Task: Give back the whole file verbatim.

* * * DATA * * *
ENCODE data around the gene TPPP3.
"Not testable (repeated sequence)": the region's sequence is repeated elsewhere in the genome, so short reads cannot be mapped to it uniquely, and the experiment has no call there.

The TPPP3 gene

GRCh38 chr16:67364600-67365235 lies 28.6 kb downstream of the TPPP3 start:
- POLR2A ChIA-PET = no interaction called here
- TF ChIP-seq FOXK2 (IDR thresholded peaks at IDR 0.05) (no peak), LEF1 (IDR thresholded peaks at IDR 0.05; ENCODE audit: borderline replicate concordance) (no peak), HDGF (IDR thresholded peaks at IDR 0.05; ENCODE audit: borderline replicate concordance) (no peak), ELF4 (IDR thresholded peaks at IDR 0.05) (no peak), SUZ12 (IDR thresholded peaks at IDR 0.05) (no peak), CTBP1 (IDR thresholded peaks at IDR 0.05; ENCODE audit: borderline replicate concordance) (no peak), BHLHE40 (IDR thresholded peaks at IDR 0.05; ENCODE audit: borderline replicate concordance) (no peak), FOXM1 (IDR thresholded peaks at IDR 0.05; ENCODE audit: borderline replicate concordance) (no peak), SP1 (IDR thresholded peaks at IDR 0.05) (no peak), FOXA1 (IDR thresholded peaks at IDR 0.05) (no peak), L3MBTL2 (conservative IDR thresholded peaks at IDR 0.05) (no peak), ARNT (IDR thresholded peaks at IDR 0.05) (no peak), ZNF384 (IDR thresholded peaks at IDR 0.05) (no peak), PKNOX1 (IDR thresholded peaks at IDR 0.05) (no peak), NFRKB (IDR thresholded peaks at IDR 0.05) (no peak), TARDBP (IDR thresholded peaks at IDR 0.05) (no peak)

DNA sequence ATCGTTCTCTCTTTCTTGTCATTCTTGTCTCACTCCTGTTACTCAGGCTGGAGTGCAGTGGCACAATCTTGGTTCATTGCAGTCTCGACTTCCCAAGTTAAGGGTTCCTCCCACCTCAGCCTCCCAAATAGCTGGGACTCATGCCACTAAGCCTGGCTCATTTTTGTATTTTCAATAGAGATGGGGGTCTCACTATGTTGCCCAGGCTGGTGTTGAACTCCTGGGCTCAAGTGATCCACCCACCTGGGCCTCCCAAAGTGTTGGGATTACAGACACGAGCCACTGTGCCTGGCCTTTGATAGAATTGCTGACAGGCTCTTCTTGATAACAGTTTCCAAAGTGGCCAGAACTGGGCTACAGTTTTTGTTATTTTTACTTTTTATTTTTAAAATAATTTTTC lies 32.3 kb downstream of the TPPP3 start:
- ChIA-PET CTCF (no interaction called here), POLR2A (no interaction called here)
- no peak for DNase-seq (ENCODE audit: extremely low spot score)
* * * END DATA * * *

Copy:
ENCODE data around the gene TPPP3.
"Not testable (repeated sequence)": the region's sequence is repeated elsewhere in the genome, so short reads cannot be mapped to it uniquely, and the experiment has no call there.

The TPPP3 gene

GRCh38 chr16:67364600-67365235 lies 28.6 kb downstream of the TPPP3 start:
- POLR2A ChIA-PET = no interaction called here
- TF ChIP-seq FOXK2 (IDR thresholded peaks at IDR 0.05) (no peak), LEF1 (IDR thresholded peaks at IDR 0.05; ENCODE audit: borderline replicate concordance) (no peak), HDGF (IDR thresholded peaks at IDR 0.05; ENCODE audit: borderline replicate concordance) (no peak), ELF4 (IDR thresholded peaks at IDR 0.05) (no peak), SUZ12 (IDR thresholded peaks at IDR 0.05) (no peak), CTBP1 (IDR thresholded peaks at IDR 0.05; ENCODE audit: borderline replicate concordance) (no peak), BHLHE40 (IDR thresholded peaks at IDR 0.05; ENCODE audit: borderline replicate concordance) (no peak), FOXM1 (IDR thresholded peaks at IDR 0.05; ENCODE audit: borderline replicate concordance) (no peak), SP1 (IDR thresholded peaks at IDR 0.05) (no peak), FOXA1 (IDR thresholded peaks at IDR 0.05) (no peak), L3MBTL2 (conservative IDR thresholded peaks at IDR 0.05) (no peak), ARNT (IDR thresholded peaks at IDR 0.05) (no peak), ZNF384 (IDR thresholded peaks at IDR 0.05) (no peak), PKNOX1 (IDR thresholded peaks at IDR 0.05) (no peak), NFRKB (IDR thresholded peaks at IDR 0.05) (no peak), TARDBP (IDR thresholded peaks at IDR 0.05) (no peak)

DNA sequence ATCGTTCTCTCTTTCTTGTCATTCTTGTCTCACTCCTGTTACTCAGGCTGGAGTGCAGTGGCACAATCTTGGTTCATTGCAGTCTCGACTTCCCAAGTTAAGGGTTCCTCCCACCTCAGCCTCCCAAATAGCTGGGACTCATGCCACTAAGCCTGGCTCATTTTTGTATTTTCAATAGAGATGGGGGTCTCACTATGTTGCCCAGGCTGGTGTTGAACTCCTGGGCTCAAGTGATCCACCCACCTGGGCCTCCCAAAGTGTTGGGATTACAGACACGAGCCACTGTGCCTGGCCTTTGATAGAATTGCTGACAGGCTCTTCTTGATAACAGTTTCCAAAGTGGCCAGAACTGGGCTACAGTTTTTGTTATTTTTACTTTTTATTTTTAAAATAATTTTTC lies 32.3 kb downstream of the TPPP3 start:
- ChIA-PET CTCF (no interaction called here), POLR2A (no interaction called here)
- no peak for DNase-seq (ENCODE audit: extremely low spot score)